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The Rape of the Sabine Women

July 06 – September 24, 2006
Production still from The Rape of the Sabine Women (Grayson Rises), 2005. Eve Sussman and The Rufus Corporation. Photo by Bobby Neel Adams.
Eve Sussman (center) and members of The Rufus Corporation arrive from Berlin and New York to install the new video, The Rape of the Sabine Women. Photo by Chris Hildreth for Duke Photography.
Eve Sussman (center) and members of The Rufus Corporation arrive from Berlin and New York to install the new video, The Rape of the Sabine Women. Photo by Chris Hildreth for Duke Photography.

The Nasher Museum presented the first cut of a new video, The Rape of the Sabine Women, by New York-based artist Eve Sussman and her international company of collaborators, The Rufus Corporation. The work was a video-musical inspired by the French neoclassical painter Jacques-Louis David’s masterpiece, The Intervention of the Sabine Women (1794-1799), with choreography by Claudia de Serpa Soares, costuming by Karen Young and featuring an original score by composer Jonathan Bepler.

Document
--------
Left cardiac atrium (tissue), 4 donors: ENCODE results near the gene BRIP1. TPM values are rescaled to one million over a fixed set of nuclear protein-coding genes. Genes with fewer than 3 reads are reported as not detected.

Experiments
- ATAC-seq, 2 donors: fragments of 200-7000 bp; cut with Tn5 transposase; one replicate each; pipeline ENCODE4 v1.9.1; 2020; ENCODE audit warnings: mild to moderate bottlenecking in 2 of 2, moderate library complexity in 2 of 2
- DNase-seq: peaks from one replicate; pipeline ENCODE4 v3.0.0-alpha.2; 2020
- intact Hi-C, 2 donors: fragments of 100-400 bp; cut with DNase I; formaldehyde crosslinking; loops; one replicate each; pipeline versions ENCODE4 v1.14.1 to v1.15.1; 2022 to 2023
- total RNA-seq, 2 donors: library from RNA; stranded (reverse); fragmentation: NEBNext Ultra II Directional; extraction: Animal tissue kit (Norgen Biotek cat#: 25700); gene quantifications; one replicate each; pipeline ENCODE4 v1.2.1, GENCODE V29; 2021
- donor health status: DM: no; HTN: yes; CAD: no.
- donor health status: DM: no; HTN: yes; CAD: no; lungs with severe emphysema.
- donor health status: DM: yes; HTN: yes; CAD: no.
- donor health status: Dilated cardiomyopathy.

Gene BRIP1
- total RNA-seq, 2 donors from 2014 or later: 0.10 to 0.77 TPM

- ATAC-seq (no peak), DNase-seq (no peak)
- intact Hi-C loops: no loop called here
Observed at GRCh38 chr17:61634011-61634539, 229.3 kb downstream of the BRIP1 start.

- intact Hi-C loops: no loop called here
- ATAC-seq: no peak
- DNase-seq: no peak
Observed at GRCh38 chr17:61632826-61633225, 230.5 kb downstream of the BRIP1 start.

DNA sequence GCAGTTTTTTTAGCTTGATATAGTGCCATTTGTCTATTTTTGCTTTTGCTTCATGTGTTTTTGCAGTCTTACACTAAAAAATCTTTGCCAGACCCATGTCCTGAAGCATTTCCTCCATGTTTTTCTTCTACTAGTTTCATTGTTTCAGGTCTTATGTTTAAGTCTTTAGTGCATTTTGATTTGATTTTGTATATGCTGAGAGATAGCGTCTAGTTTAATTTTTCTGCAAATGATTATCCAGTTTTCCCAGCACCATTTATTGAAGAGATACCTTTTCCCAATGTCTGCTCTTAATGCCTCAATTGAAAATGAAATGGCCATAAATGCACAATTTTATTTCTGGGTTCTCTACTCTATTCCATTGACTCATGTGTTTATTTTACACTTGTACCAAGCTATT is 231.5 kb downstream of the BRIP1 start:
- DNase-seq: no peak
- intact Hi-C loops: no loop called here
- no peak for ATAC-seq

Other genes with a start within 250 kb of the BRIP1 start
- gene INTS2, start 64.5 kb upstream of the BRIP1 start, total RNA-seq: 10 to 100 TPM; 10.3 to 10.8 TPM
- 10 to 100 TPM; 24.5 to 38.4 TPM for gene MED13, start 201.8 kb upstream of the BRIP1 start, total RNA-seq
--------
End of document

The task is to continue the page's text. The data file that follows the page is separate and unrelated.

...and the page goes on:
The hourlong video was on view as a continuous loop on a large screen as the sole exhibition in one of the museum’s main galleries. The Nasher Museum purchased several still photographs from the video for the permanent collection.

The Rufus Corporation’s sources for the project included contemporary news photography; paintings by David, Peter Paul Rubens and Nicolas Poussin; early modern architecture in Greece and Berlin; and experimental films of the 1960s. The video was shot on location in Greece and Germany.

This new work followed The Rufus Corporation’s 89 Seconds at Alcázar, a video that meticulously creates the moments directly before and after the image portrayed by Diego Velásquez in Las Meninas (1656). 89 Seconds at Alcázar premiered to critical acclaim at the 2004 Whitney Biennial.

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